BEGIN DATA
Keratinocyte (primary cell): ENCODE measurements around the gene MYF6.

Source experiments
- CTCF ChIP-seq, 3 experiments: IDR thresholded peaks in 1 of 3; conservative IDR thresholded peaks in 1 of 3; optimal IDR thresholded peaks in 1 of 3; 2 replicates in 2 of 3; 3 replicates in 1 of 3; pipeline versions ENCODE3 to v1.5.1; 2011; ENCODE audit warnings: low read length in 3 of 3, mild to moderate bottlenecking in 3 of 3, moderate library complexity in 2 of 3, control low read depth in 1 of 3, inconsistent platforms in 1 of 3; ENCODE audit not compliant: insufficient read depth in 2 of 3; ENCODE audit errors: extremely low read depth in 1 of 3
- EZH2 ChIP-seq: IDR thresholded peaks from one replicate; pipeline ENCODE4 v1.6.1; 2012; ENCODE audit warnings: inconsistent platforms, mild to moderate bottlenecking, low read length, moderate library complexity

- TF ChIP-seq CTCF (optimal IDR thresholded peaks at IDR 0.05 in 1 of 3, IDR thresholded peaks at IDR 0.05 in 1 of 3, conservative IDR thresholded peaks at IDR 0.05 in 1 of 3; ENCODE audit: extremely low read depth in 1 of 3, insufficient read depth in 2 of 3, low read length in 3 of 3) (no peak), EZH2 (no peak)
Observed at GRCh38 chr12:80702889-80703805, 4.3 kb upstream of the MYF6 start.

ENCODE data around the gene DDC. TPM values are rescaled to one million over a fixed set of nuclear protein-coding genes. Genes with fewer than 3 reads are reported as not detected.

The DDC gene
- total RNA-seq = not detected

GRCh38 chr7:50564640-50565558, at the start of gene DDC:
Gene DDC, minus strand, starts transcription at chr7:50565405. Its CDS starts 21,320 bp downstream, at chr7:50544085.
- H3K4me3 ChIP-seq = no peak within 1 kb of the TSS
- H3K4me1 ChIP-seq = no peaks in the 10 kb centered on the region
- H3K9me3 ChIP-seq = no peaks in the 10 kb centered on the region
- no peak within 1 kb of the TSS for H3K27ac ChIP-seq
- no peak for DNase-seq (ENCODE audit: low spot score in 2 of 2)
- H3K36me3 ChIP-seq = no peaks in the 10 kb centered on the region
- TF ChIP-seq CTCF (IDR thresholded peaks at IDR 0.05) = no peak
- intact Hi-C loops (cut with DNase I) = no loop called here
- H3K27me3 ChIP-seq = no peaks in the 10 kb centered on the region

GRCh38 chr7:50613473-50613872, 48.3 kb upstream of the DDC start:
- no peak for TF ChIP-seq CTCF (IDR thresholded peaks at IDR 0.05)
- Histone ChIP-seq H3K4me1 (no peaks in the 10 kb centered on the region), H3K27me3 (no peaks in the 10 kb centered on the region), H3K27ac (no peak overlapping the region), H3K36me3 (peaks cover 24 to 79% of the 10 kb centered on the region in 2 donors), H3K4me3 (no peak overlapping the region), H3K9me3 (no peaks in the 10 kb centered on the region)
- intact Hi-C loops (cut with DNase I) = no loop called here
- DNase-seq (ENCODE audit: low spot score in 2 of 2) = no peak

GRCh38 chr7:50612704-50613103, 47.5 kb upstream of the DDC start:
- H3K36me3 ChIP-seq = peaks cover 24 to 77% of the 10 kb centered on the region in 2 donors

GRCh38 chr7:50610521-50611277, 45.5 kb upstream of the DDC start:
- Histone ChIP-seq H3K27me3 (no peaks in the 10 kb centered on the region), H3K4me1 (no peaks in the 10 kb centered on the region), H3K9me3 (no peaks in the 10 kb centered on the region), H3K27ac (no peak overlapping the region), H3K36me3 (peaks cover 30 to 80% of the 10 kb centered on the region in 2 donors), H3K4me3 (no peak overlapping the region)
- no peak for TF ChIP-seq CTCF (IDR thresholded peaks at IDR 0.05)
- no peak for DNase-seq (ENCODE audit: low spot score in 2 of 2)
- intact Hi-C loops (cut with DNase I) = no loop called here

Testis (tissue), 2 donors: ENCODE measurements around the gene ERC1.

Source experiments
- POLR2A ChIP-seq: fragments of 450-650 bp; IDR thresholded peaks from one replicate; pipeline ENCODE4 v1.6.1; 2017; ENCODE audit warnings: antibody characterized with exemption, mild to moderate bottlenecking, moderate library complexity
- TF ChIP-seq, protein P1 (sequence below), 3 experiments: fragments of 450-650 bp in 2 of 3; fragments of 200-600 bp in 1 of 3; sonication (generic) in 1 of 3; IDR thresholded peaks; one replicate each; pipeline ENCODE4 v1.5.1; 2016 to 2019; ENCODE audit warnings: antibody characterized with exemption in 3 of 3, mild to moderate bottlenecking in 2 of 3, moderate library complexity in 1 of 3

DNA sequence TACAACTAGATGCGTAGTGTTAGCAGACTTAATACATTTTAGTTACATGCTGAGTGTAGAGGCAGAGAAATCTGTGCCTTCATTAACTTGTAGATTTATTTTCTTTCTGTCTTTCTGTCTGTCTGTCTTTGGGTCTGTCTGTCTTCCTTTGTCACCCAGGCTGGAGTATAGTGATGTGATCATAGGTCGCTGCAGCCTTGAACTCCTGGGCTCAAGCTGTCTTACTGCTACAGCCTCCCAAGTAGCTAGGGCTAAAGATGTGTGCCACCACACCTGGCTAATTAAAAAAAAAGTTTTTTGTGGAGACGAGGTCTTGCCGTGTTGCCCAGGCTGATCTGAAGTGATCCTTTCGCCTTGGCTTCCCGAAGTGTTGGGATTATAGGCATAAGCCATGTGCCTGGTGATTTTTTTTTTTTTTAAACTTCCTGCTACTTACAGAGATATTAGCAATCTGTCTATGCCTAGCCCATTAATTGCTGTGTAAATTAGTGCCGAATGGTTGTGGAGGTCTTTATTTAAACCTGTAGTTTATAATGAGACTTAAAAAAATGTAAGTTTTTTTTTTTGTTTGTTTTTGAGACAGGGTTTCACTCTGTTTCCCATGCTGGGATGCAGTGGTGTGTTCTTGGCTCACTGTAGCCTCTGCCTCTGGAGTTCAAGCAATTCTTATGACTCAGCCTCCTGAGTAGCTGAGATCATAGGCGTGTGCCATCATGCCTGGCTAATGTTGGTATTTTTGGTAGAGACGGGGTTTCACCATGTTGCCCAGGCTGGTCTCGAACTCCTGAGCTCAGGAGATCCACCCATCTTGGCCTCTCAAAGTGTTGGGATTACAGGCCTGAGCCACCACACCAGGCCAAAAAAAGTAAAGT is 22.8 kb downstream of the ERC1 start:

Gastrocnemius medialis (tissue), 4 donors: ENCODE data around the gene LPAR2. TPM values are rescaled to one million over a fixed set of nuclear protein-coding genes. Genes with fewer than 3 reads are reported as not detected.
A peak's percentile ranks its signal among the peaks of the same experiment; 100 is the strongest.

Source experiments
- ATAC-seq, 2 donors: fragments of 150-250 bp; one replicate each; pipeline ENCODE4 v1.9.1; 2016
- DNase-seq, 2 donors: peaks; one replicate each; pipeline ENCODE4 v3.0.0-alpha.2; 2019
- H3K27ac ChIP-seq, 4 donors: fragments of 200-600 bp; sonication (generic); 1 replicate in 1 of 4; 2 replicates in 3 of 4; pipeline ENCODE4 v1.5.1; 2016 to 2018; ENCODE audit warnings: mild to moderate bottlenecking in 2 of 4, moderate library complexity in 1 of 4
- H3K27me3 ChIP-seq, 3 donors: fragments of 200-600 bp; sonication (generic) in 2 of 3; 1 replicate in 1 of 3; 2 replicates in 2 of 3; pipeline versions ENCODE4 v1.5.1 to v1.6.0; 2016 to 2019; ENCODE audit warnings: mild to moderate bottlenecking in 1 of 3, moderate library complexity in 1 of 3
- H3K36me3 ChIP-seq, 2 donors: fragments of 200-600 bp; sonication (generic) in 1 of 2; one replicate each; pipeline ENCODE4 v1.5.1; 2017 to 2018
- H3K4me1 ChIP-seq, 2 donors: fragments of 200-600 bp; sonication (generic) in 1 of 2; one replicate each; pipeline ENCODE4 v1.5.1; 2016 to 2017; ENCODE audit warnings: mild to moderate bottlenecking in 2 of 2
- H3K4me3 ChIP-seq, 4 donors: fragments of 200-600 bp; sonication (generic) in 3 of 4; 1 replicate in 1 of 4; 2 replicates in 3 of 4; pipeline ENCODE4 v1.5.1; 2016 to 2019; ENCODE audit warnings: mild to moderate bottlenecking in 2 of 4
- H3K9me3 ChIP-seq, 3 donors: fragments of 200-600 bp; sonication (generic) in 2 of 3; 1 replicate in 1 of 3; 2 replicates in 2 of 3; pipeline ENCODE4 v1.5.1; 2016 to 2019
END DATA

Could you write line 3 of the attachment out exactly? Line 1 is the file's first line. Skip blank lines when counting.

- CTCF ChIP-seq, 3 experiments: IDR thresholded peaks in 1 of 3; conservative IDR thresholded peaks in 1 of 3; optimal IDR thresholded peaks in 1 of 3; 2 replicates in 2 of 3; 3 replicates in 1 of 3; pipeline versions ENCODE3 to v1.5.1; 2011; ENCODE audit warnings: low read length in 3 of 3, mild to moderate bottlenecking in 3 of 3, moderate library complexity in 2 of 3, control low read depth in 1 of 3, inconsistent platforms in 1 of 3; ENCODE audit not compliant: insufficient read depth in 2 of 3; ENCODE audit errors: extremely low read depth in 1 of 3